A potentially deadly fungus the Centers for Disease Control and Prevention says is spreading at an alarming rate across the nation has been reported in San Diego, and local healthcare providers are on alert.
The fungus, a type of yeast called Candida auris, or C. auris, is drug-resistant and can cause severe illness in people with weakened immune systems.
There have been 20 cases in San Diego County since January, according to the county Health and Human Services Agency. If that pace continues, it'll eclipse the 60 cases reported last year. While the fungus has been spreading mostly in hospitals, experts here have thoughts about the potentially deadly fungus moving into your home.
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Dr. John Bradley, director of infectious diseases at Rady's Children's Hospital, said it could be brought into your home contact by anyone who's had contact with an infected person.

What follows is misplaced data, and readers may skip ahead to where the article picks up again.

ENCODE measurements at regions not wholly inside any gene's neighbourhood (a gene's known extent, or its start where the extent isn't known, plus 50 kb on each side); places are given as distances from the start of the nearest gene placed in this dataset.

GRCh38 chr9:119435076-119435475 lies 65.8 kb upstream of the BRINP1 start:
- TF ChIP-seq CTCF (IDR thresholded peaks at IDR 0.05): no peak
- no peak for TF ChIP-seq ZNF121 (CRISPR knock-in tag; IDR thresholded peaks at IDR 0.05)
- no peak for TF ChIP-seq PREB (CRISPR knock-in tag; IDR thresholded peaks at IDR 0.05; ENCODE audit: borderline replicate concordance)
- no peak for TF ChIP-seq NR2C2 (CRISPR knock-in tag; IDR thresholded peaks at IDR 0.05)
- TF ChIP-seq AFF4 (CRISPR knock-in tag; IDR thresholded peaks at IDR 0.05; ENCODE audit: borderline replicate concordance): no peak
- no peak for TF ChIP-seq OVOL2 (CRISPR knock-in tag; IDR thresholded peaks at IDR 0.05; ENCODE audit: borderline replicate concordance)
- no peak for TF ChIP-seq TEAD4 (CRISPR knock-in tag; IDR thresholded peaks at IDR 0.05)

"The yeast goes into the mucus membranes or the skin, in areas of your body that don't have good ventilation," Brady told a group of reporters at a news conference Wednesday. "It's a big concern and we're taking it very seriously."
You shouldn't be worried about the fungus if you're healthy because you're immune system will naturally fight it, according to Dr. Bradley, but there's a caveat.
"It acquired an ability to be resistant to most of the available anti-fungal medications, therefore, treating such infections caused by Candida auris outbreaks suddenly becomes very challenging and people can have a high mortality rate," said Hai Shao, M.D., a doctor at Sharp Chula Vista Medical Center.
Again, people with weakened immune systems, like hospital patients in cancer wards or patients on antibiotic regimens, are of chief concern.
"What this warning shares with healthcare institutes is if you've got this in your institution, don't just use standard treatment you've been doing the past 5 to 10 years. You've got to up the ante," Dr. Bradley said.
"If you share a Coke with someone in your family, they'll pick it up too," Dr. Bradley said.
Symptoms include fever or inflammation of infected areas. Candida auris is spread through contact with an infected person who may be moving from hospital to hospital or by touching an infected surface.
Doctors say one of the best things you can do to slow the spread is wash your hands.